Articles, graphics, and other projects that I’ve worked on recently:

  • I’m fascinated by generative artificial intelligence. I co-authored O’Reilly’s tutorial on generative adversarial networks (GANs) with Adit Deshpande. You can hear me talk about the promise of generative AI (and how it works) with Kenn Cukier on The Economist’s Babbage podcast.
  • The O’Reilly Bots Podcast is my latest series, on which I’m often joined by Pete Skomoroch as co-host. We cover anything related to AI-driven conversational interfaces.
  • Artificial Intelligence and the Future of Design: someday we might talk about “discovering a design” rather than ”creating a design.”
  • Bot Day was a one-day O’Reilly conference that I created and hosted with Pete Skomoroch. This was, as far as I can tell, the first large-scale public event about conversational bots, and we all ended the day feeling like something new was emerging in the community.
  • The O’Reilly Solid conference, which brings together designers, engineers, artists, researchers, executives, and investors who work at the blurring line between digital and physical. Joi Ito and I are the co-chairs of the program.
  • The O’Reilly Hardware Podcast, which I co-hosted with David Cranor, is an interview series focused on the intersection between software and the physical world. It launched in April 2015 and its listenership grew quickly over the following year.
  • The New Hardware Movement is the name I’ve given to a set of technological and organizational changes that are making it much easier to develop innovative physical products. Catalysts range from inexpensive CNC mills, 3D printers, and mobile phone components to dedicated hardware incubators and Chinese factories willing to fill small orders. All of these developments have made the hardware development process faster, more responsive, and more digital; the process of creating a piece of electronics to solve some problem is beginning to resemble the process of creating software.
  • Tweets Loud and Quiet, an analysis of Twitter account statistics that shows the median account has a single follower. My conclusion: “Twitter’s long, long, long tail suggests the service is less democratic than it seems.” I’ve since published the original Twitter data that I gathered in order to write the article.
  • An interactive map of bike share usage in New York and Washington that I built by scraping the Citi Bike and Capital Bike Share availability maps at regular intervals and averaging availability data into an animated representative day. Both cities appear to breathe, with bikes moving from close-in residential areas to commercial districts during the morning rush and moving back out during the early evening. The map uses my usual SVG-manipulation technique, similar to what I wrote about here, but this time using pure JQuery rather than the Raphael library.
  • Industrial Internet: The Machines are Talking, a research report on the intersection between software and big machines. Industry is layering networked software on top of physical devices like jet engines and locomotives, and it’s also replacing some conventional features with software-defined features. Industry is in many ways ahead of commercial and consumer applications for this sort of thing, so it’s worth watching closely for an idea of how our world might work in a few years.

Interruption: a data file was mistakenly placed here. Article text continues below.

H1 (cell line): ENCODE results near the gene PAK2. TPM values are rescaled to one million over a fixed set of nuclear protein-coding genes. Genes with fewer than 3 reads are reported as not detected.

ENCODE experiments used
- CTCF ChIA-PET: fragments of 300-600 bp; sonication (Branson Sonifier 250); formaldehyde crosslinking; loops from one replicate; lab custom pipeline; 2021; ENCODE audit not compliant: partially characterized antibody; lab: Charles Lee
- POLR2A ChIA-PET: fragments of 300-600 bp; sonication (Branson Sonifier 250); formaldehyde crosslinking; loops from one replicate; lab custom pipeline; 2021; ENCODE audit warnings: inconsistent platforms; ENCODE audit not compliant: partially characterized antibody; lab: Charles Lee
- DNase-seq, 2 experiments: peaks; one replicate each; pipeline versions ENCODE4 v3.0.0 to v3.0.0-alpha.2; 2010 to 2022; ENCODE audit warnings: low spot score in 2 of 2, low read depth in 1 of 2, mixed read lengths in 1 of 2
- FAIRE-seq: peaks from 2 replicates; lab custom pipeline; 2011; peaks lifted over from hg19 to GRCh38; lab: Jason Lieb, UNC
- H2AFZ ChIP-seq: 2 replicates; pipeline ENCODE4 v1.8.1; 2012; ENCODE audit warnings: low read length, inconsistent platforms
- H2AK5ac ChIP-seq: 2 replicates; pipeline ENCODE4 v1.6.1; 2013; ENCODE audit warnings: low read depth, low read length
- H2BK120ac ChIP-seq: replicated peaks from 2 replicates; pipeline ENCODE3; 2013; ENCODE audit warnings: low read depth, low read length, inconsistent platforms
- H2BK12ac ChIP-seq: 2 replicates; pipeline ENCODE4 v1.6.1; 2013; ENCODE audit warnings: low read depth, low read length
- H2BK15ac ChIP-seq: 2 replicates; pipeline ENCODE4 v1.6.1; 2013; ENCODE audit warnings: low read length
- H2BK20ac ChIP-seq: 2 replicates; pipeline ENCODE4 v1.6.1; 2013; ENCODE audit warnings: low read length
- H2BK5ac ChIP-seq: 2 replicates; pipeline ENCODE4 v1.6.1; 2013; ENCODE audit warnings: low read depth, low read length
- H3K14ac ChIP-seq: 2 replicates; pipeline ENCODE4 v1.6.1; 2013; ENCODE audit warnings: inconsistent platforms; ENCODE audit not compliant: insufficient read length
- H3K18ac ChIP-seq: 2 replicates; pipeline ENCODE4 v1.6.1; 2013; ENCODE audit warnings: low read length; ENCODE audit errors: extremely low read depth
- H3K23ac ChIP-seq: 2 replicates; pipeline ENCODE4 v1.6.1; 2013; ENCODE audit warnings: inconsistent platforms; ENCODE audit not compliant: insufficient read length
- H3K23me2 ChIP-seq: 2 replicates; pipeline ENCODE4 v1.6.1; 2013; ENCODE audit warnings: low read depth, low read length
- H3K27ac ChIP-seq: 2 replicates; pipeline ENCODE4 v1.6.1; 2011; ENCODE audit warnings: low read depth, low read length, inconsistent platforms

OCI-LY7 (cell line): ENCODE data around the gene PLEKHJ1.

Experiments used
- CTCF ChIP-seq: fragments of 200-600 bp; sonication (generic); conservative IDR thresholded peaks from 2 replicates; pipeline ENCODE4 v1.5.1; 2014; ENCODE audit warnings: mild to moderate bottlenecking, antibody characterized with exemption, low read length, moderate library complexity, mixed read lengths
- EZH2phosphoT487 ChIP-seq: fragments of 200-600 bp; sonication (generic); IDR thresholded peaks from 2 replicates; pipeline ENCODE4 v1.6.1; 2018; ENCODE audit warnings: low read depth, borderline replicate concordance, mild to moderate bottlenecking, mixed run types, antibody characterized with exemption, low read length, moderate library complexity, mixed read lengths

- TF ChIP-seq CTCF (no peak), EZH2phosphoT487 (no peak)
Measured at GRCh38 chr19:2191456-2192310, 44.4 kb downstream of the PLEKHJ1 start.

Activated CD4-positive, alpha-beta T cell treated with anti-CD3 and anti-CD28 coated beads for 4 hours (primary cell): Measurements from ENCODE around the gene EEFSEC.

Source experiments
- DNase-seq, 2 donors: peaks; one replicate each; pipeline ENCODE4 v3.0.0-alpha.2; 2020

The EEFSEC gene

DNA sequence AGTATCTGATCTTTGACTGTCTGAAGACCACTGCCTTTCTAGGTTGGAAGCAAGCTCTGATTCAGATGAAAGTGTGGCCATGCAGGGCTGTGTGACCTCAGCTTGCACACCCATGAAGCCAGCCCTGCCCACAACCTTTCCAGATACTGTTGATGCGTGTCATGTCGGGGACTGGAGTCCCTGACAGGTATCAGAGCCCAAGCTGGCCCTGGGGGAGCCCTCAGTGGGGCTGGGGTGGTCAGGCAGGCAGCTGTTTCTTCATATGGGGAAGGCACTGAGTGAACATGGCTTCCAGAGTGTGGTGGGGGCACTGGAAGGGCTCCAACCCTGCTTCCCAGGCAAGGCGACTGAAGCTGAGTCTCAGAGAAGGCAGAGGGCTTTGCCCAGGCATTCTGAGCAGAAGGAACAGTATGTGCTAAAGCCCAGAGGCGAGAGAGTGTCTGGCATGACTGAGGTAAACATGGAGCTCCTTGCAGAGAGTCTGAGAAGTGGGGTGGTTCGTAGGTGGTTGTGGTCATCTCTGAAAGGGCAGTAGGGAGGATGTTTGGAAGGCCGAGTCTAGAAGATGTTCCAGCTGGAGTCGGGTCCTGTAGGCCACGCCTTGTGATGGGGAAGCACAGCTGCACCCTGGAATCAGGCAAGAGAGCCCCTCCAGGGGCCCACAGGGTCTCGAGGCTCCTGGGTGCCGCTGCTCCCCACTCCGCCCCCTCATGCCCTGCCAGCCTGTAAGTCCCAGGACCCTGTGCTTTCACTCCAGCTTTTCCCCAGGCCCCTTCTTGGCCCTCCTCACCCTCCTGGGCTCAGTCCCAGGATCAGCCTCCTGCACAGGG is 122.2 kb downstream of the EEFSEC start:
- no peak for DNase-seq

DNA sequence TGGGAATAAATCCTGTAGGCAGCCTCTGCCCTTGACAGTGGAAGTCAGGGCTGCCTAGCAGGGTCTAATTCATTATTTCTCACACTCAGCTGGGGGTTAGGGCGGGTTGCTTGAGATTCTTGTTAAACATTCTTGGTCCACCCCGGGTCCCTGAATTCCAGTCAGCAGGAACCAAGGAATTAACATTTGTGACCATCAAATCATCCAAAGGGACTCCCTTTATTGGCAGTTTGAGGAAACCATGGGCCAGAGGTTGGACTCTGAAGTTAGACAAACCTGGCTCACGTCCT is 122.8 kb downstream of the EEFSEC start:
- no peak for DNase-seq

• A video interview with Tim O’Reilly and a follow-up meditation on data monopolies prompted by comments from Tim and his VC partner, Bryce Roberts.
  • The Media Map: Who’s Reading What, And Where An interactive map of where different media outlets are particularly influential. This is the result of a collaboration with Bitly, which provided its clickthrough data, normalized by DNS lookups, and measured these news sites’ performance in each state compared to national averages. The map has been popular, but I’ve been open about its shortcomings and I expect to publish a completely revised version in the next month or two.
  • Hey! Wanna Buy Some Influence? I coauthored a feature with Dan Fisher that took a markets-based approach to explaining super PACs: the market in political influence has been capped by campaign finance regulations; now it’s clearing. The result will be a massive influx of money and the shutting out of small-time players. I used the campaign-finance database that I created for this article to write a follow-up piece on Sheldon Adelson’s claim that he wasn’t funding attack ads.
  • 4,114 Stoplights in Los Angeles A profile of Ed Yu, the man who oversees the intricate intelligent network that runs all of the traffic lights in Los Angeles.
  • Is the Media Out of Touch? A Look at the Numbers Journalists are paid less and laid off more than the average American, but they’re a little different in terms of educational attainment and cultural preferences. I adapted this article from a 5-minute Ignite talk that I gave at News Foo Camp in December 2011.
  • American Migration My all-new, rebuilt interactive migration map for Forbes. This year’s version includes five years’ worth of data, all available for display on the map, plus a greatly improved interface. And the whole thing is written in JavaScript.
  • The High-Stakes Math Behind the West’s Greatest River A long article about the Columbia River and the dams–27 big ones and hundreds of smaller ones–that work in precise coordination to manage it. It takes lots of math to prevent flooding, generate electricity at the right times, and keep farmers irrigated.